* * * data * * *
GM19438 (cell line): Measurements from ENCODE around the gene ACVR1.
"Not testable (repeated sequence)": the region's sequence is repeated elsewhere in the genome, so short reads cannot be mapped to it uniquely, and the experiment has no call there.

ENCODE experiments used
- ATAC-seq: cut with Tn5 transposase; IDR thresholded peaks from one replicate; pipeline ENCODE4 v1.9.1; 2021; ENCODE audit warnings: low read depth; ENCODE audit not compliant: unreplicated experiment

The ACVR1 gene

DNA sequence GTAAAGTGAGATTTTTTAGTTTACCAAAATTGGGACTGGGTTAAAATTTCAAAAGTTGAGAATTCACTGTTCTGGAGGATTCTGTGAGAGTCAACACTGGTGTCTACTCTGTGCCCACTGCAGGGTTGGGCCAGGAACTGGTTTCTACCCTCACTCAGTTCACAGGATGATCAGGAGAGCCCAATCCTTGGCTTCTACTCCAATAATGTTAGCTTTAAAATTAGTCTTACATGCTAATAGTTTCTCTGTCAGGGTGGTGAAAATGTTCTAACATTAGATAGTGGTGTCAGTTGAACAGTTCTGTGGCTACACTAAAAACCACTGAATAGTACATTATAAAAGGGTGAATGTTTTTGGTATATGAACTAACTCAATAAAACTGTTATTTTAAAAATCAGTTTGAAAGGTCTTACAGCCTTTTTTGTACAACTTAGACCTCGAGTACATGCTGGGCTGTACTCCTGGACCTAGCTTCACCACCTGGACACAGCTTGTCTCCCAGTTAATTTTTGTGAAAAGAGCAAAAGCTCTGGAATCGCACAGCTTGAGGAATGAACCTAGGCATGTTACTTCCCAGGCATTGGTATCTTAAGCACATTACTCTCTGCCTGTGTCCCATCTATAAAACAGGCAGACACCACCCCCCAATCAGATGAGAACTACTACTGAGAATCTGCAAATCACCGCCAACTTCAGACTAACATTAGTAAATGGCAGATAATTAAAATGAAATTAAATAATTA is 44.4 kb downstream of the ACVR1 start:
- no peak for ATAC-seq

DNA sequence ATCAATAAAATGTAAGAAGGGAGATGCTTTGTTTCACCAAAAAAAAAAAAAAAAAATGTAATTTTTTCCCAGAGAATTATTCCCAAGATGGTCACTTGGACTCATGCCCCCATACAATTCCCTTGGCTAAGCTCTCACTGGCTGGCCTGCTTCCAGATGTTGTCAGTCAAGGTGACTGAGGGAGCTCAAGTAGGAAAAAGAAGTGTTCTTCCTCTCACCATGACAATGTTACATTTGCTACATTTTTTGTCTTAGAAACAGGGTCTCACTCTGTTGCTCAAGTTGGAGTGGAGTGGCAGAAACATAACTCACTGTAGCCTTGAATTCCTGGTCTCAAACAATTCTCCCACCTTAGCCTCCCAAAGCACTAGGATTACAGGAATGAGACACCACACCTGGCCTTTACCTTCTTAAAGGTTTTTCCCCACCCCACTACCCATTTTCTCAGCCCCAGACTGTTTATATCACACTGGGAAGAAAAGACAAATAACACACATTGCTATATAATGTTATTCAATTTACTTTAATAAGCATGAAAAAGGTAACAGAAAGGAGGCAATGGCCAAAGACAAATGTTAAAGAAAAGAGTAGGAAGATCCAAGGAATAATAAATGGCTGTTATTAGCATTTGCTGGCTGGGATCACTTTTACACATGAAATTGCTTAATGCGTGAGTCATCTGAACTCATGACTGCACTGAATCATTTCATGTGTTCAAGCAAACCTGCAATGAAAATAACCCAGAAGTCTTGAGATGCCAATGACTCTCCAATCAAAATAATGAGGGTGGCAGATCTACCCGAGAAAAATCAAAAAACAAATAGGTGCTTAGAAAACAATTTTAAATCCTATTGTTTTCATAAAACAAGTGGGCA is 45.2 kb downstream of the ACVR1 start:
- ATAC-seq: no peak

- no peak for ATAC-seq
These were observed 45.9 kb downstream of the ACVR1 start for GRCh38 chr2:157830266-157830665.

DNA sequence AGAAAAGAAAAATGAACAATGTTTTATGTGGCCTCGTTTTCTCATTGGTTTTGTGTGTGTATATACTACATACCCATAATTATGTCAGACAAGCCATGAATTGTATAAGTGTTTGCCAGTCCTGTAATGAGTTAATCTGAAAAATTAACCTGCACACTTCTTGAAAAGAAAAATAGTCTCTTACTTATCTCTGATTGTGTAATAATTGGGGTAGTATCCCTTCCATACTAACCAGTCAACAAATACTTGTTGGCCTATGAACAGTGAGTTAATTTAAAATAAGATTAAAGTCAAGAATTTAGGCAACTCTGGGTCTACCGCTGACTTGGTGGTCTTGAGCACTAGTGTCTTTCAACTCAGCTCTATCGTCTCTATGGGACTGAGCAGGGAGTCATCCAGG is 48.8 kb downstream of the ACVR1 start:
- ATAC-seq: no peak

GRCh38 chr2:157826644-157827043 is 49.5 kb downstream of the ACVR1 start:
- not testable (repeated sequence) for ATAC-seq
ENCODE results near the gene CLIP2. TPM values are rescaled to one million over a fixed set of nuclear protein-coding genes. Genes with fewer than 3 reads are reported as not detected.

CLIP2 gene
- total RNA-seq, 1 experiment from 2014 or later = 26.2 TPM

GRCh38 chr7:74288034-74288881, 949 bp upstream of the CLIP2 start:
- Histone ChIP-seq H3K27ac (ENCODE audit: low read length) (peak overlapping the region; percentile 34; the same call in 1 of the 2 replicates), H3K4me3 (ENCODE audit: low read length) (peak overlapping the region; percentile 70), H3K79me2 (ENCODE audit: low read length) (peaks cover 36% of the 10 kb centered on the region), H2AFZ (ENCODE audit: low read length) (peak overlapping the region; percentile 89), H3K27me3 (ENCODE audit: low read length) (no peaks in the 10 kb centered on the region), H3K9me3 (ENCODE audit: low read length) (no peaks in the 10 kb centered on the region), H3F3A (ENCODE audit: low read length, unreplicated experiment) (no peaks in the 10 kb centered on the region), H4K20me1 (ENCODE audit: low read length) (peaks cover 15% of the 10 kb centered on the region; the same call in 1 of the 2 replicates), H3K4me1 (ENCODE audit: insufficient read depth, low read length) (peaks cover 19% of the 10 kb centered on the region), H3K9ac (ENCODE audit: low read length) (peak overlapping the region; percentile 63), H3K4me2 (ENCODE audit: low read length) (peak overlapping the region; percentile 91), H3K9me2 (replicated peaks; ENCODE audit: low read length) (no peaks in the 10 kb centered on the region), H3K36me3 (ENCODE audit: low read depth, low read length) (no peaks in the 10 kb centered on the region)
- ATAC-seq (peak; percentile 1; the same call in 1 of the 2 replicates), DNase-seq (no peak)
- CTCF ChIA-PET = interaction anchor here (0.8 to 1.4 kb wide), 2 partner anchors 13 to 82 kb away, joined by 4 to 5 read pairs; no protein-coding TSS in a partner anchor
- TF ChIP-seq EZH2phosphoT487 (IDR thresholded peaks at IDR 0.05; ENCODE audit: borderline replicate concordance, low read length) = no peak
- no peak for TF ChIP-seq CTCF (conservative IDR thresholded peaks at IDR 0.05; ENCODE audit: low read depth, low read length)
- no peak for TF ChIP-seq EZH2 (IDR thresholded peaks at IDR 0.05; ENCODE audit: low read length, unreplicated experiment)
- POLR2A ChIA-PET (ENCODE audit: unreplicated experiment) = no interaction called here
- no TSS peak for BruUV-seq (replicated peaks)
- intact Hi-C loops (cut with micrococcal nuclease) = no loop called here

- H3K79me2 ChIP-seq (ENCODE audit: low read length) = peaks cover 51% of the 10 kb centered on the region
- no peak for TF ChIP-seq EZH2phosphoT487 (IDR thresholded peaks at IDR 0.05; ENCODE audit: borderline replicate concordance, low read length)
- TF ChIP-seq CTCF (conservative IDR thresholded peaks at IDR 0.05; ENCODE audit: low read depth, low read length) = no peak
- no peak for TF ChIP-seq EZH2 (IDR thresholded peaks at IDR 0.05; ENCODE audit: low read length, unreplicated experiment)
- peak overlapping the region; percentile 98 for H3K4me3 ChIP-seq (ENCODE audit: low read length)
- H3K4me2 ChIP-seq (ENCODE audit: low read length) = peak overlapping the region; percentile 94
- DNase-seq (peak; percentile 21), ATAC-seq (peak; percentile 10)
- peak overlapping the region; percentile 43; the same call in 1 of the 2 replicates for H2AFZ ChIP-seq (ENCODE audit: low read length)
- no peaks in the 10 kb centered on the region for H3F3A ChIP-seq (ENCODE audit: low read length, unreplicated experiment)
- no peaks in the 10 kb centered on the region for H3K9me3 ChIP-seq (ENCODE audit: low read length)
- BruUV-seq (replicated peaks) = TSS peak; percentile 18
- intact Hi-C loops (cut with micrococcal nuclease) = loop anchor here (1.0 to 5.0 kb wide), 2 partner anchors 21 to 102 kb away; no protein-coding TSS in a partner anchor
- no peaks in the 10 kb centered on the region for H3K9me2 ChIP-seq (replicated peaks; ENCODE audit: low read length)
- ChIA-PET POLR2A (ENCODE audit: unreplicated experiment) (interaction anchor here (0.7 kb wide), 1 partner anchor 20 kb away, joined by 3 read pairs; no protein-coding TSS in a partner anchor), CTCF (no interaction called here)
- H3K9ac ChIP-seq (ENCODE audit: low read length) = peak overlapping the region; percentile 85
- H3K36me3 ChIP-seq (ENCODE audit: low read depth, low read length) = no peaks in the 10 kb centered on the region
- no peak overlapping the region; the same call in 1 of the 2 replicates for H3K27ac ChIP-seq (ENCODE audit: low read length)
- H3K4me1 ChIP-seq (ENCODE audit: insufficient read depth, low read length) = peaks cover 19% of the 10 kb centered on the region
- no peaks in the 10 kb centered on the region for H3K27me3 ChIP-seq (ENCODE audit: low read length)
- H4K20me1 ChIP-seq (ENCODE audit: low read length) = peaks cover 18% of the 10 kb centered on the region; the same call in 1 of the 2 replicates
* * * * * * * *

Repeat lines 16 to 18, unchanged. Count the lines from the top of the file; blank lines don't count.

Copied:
ENCODE results near the gene CLIP2. TPM values are rescaled to one million over a fixed set of nuclear protein-coding genes. Genes with fewer than 3 reads are reported as not detected.

CLIP2 gene
- total RNA-seq, 1 experiment from 2014 or later = 26.2 TPM